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November 05 2013

‘Women Should Be Submissive', and Other Google Autocomplete Suggestions

A series of ads by UN Women, revealed in late October, used the Google Autocomplete feature to uncover widespread negative attitudes toward women. Global Voices followed reactions to the UN Women campaign and conducted its own experiment in different languages. The results of searches conducted both within the UN Women campaign and Global Voices revealed popular attitudes not only about women’s social and professional roles, but also about their sexuality, appearance and relationships with men.

UN Women ad featuring Google autocomplete suggestions for the phrase

UN Women ad featuring Google autocomplete suggestions for the phrase “women shouldn't”

The creators of the UN Women ads used search phrases like “women cannot”, “women shouldn’t”, “women should” and “women need to” completed by genuine Google search terms to highlight overwhelmingly negative stereotypes, sexist and highly discriminatory views held about women by society globally. The ads quickly went viral and sparked a heated discussion online. Last week, creators have announced that they are planning to expand the campaign in response to the mass online reaction.

The auto-complete function for searches, according to Google, predicts users’ queries based on the search activity of all users of the web as well as the content of indexed pages. The predictions may also be influenced by past searches of the particular user if they are signed into their Google account.

Global Voices asked its contributors from around the world to carry out Google searches using the same or similar phrases as those used in the UN Women campaign, in their own languages. The searches done between October 19 and October 25, 2013, revealed attitudes about the roles women are expected to take in society, often demonstrating the same global prejudices, but sometimes showing contradictions in different countries. Below are searches in 12 languages from different countries and continents:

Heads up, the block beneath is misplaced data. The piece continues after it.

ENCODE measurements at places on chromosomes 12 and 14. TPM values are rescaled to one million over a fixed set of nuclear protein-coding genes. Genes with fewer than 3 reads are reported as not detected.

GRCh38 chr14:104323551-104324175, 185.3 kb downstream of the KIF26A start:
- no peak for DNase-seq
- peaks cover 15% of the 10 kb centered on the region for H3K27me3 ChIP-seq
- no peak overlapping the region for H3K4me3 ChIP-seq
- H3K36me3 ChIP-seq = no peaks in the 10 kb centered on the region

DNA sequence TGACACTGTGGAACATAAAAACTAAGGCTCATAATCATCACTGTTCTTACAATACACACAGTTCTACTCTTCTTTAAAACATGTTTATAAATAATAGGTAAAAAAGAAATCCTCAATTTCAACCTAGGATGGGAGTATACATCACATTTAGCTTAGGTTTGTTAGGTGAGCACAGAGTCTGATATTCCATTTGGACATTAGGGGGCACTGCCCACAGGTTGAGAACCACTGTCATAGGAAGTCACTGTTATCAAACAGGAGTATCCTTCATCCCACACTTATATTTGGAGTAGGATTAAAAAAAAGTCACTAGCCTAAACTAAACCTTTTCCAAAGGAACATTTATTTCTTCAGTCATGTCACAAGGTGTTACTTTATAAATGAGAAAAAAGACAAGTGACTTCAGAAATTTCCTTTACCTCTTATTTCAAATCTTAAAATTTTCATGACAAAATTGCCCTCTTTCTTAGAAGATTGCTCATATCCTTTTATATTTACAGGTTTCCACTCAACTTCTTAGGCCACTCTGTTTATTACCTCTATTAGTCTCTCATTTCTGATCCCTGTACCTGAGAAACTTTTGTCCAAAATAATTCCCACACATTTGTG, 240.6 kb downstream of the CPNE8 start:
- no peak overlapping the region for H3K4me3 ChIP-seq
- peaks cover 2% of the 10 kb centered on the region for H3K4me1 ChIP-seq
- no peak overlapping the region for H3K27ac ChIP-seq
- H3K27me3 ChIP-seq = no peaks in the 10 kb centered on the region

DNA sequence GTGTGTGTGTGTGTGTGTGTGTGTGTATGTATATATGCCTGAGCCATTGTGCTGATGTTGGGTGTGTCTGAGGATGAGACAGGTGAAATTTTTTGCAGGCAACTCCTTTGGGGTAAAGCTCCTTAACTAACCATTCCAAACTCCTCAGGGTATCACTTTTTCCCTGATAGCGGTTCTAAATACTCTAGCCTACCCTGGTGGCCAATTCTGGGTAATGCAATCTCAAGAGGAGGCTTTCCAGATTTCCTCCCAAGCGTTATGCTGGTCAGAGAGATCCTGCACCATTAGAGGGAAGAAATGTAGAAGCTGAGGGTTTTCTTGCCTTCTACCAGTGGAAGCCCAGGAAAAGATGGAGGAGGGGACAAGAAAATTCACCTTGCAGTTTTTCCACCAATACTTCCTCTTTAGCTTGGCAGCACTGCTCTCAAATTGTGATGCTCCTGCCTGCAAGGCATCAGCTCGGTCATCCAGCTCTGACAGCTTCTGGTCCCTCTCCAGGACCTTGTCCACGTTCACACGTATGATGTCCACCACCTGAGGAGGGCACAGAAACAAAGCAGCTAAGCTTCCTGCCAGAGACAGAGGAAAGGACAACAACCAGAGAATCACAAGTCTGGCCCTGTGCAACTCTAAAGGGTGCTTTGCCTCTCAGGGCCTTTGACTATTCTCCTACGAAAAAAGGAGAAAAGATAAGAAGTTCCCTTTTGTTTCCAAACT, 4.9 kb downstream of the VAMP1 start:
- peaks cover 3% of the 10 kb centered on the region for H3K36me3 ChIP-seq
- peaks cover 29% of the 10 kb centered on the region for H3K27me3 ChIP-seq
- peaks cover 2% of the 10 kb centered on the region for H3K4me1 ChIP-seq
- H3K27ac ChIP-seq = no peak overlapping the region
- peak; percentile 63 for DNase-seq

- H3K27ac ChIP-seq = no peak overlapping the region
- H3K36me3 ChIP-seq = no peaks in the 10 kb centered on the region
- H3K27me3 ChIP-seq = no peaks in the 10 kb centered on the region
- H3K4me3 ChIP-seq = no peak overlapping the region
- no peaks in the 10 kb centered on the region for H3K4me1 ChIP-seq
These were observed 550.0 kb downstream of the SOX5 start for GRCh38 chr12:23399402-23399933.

Spanish

Chile

“Women should not…”. A screenshot by Silvia Viñas. October 21, 2013.

Women should not…
Women should not preach
Women should not work
Women should not talk in the congregation
Women should not drive

Peru

“Women cannot…” A screenshot by Juan Arellano. October 21, 2013.

Women cannot…
Women cannot preach
Women cannot be pastors
Women cannot donate blood
Women cannot live without man

Puerto Rico

“Women should…”. A screenshot by Firuzeh Shokooh Valle. October 21, 2013.

Women should…
Women should be submissive
Women should use the veil
Women should preach
Women should work

French

France

“Women should…”. A screenshot by Suzanne Lehn. October 21, 2013.

Women should…
women should stay at home
women should work
should women preach
women should wear skirts
women should be submissive
women should know
women should vote
women should stay at home
should women work
women should do the cooking